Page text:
“A lot of people are stretching to help us,” she said.

Some of the teachers coming to the Island are “the most respected and popular yoga teachers on the West Coast, if not the U.S.,” Ms. Doyle said. These include Sara Ivanhoe from Yoganation — who emailed to ask to participate in the event — and Lululemon Ambassador Michelle Boullion.

The festival is for everyone, the organizers said, from those who have never tried yoga to teachers themselves. Ms. Doyle compared the practice to a well; one could stay close to the surface or delve deeper.

“I’m happy that there are some people who want to go deep,” she said. “I feel very happy and supported by the community,” she said. “We’re just trying to do, in our little way, a really big festival.”

At his new Martha’s Vineyard Yoga Center in Oak Bluffs, Primo Lombardi will host Toni Melaas, the founder of Hatch NYC.

“It’ll be nice for the people just to get a different flavor of the teaching,” Mr. Lombardi said. “It’s so wonderful for people who live here on the Island.”

“It’s quite an event for the Island to have this sampling,” he added. “You have to go to a yoga conference to have that array of teaching. I think it’s going to be some serious fun.”

The teachers attributed the Island’s yoga culture to the worldly nature of Island residents, the abundant natural beauty here, and a growing interest in yoga around the country.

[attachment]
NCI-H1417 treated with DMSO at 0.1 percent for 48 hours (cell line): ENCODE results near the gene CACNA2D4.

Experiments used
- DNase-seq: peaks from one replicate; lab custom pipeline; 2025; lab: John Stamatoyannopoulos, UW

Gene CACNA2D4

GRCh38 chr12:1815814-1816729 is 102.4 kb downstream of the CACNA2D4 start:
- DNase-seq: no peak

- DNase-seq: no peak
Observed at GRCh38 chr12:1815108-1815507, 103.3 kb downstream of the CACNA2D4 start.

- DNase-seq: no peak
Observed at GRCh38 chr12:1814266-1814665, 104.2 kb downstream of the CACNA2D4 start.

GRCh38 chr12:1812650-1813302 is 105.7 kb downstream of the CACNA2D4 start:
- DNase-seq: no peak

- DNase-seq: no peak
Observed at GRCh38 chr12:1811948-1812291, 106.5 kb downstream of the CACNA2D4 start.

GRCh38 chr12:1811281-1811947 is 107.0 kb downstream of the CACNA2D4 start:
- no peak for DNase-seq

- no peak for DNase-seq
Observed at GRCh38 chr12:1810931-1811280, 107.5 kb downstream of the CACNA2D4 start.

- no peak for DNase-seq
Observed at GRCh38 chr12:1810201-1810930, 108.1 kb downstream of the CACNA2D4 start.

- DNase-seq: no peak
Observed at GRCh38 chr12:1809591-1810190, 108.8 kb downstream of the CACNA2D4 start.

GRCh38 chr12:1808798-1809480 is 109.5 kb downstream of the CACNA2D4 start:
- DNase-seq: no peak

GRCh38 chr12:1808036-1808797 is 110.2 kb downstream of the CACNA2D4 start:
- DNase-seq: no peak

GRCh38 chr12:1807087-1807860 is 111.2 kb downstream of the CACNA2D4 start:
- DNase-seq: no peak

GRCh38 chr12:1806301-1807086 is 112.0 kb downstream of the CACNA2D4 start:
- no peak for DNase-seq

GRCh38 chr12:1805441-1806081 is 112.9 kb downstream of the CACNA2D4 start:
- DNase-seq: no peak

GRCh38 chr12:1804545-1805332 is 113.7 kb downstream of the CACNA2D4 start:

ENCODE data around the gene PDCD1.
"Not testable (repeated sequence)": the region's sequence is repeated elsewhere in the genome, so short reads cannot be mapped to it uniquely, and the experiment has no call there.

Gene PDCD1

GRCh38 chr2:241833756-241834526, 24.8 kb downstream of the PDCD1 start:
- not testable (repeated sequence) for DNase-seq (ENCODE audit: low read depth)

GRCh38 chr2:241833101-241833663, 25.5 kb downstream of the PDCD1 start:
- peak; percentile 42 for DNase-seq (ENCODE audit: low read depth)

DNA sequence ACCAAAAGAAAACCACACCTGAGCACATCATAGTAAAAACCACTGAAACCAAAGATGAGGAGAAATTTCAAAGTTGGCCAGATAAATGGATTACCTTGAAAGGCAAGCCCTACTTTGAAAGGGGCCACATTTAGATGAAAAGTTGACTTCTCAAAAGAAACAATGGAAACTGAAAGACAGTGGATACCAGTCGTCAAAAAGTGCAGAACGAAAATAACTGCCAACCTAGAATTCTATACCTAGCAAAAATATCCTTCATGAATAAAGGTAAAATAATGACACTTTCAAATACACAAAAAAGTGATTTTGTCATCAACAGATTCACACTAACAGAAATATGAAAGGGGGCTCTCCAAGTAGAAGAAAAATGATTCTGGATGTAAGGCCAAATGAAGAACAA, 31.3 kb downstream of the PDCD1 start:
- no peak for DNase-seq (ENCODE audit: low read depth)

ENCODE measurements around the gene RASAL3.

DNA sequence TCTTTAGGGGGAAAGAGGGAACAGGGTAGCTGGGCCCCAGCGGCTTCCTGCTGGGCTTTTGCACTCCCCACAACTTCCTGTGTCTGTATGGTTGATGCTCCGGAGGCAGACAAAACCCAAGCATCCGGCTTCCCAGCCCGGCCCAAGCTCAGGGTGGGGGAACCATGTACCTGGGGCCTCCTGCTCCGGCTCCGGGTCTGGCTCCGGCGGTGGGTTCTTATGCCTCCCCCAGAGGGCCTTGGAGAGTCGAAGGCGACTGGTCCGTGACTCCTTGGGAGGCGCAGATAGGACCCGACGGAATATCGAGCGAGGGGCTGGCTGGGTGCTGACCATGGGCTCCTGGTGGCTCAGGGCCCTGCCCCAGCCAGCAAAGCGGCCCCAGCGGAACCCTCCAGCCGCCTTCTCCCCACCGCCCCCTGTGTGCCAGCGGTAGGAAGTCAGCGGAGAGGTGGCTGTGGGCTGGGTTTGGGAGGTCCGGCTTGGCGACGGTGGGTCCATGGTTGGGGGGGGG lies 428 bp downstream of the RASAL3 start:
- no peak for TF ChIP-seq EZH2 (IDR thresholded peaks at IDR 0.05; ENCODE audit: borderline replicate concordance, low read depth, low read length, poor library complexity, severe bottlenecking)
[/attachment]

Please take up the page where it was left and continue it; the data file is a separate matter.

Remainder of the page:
sherry sidoti
Sherry Sidoti at Yoga Haven, the new studio she opened with her husband Robert Sidoti. Next week she will host Saul David Raye. — Alison L. Mead

A practice that helps one align with nature, Mr. Lombardi said, is especially fitting on the Vineyard. “Being on an Island with the ocean and the skies, I think people are a little more open to that type of exploration,” he said. “There’s also a sense of community. A lot of yoga is just to remind you we’re all connected. We all breathe the same air.”

Sherry Sidoti, who recently opened Yoga Haven in Vineyard Haven, will co-produce a one day immersion with Los Angeles yoga teacher Saul David Raye at her studio, as well as host other classes featuring Mr. Raye before the festival begins.

“[The Vineyard has] become much more of a yoga base,” said Ms. Sidoti. The Vineyard has always had abundant healing arts, like massage, she said. “The natural environment here lends itself to all things yoga as well . . . it’s a place where people are coming to be able to dive deeper into yoga studies.”

“There are so many benefits. For one, yoga is very holistic process,” she said. “So it looks at the entire being. Yoga class is a small part of the very big practice of yoga. Day-to-day things stay the same, but our relationship to them changes.”

Ms. Sidoti and others said the festival offers the Island’s community of yoga teachers a role reversal; they get to be students.

“One of the very special things about collaborating is to work with some of the other Island yoga teachers and support each other in that way,” Ms. Sidoti said. “We rarely get to go to each other’s classes.”

“It’s a great time of year,” Ms. Sidoti added. After a busy summer, “now I’m going to play . . . take a bunch of classes and have a really great weekend.”


For more information or to purchase tickets to the yoga festival, visit or call 508-274-4682. For more information on Saul David Raye’s classes taking place next week prior to the festival, visit